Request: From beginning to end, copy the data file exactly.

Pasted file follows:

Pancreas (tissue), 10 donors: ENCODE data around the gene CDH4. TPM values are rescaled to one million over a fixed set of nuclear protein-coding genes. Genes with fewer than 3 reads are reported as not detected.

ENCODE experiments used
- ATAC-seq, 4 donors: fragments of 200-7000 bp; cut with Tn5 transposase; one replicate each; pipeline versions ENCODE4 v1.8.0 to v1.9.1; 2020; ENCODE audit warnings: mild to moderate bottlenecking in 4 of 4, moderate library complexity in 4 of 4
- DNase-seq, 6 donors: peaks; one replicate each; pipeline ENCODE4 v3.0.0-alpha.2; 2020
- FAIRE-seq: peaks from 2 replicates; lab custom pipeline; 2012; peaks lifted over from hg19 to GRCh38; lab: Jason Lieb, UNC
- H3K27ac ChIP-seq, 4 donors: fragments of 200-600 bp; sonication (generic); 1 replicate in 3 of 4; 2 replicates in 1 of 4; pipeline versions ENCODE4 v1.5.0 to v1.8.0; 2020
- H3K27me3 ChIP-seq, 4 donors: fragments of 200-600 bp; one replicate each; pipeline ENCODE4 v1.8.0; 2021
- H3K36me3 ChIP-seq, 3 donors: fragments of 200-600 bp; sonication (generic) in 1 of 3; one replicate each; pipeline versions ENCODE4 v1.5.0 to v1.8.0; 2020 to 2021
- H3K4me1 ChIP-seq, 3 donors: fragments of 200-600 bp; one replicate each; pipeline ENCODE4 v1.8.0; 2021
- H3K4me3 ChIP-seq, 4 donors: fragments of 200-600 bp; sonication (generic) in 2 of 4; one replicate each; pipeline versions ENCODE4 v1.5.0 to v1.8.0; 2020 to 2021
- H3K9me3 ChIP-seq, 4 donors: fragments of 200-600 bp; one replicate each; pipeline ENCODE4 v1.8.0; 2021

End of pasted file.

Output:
Pancreas (tissue), 10 donors: ENCODE data around the gene CDH4. TPM values are rescaled to one million over a fixed set of nuclear protein-coding genes. Genes with fewer than 3 reads are reported as not detected.

ENCODE experiments used
- ATAC-seq, 4 donors: fragments of 200-7000 bp; cut with Tn5 transposase; one replicate each; pipeline versions ENCODE4 v1.8.0 to v1.9.1; 2020; ENCODE audit warnings: mild to moderate bottlenecking in 4 of 4, moderate library complexity in 4 of 4
- DNase-seq, 6 donors: peaks; one replicate each; pipeline ENCODE4 v3.0.0-alpha.2; 2020
- FAIRE-seq: peaks from 2 replicates; lab custom pipeline; 2012; peaks lifted over from hg19 to GRCh38; lab: Jason Lieb, UNC
- H3K27ac ChIP-seq, 4 donors: fragments of 200-600 bp; sonication (generic); 1 replicate in 3 of 4; 2 replicates in 1 of 4; pipeline versions ENCODE4 v1.5.0 to v1.8.0; 2020
- H3K27me3 ChIP-seq, 4 donors: fragments of 200-600 bp; one replicate each; pipeline ENCODE4 v1.8.0; 2021
- H3K36me3 ChIP-seq, 3 donors: fragments of 200-600 bp; sonication (generic) in 1 of 3; one replicate each; pipeline versions ENCODE4 v1.5.0 to v1.8.0; 2020 to 2021
- H3K4me1 ChIP-seq, 3 donors: fragments of 200-600 bp; one replicate each; pipeline ENCODE4 v1.8.0; 2021
- H3K4me3 ChIP-seq, 4 donors: fragments of 200-600 bp; sonication (generic) in 2 of 4; one replicate each; pipeline versions ENCODE4 v1.5.0 to v1.8.0; 2020 to 2021
- H3K9me3 ChIP-seq, 4 donors: fragments of 200-600 bp; one replicate each; pipeline ENCODE4 v1.8.0; 2021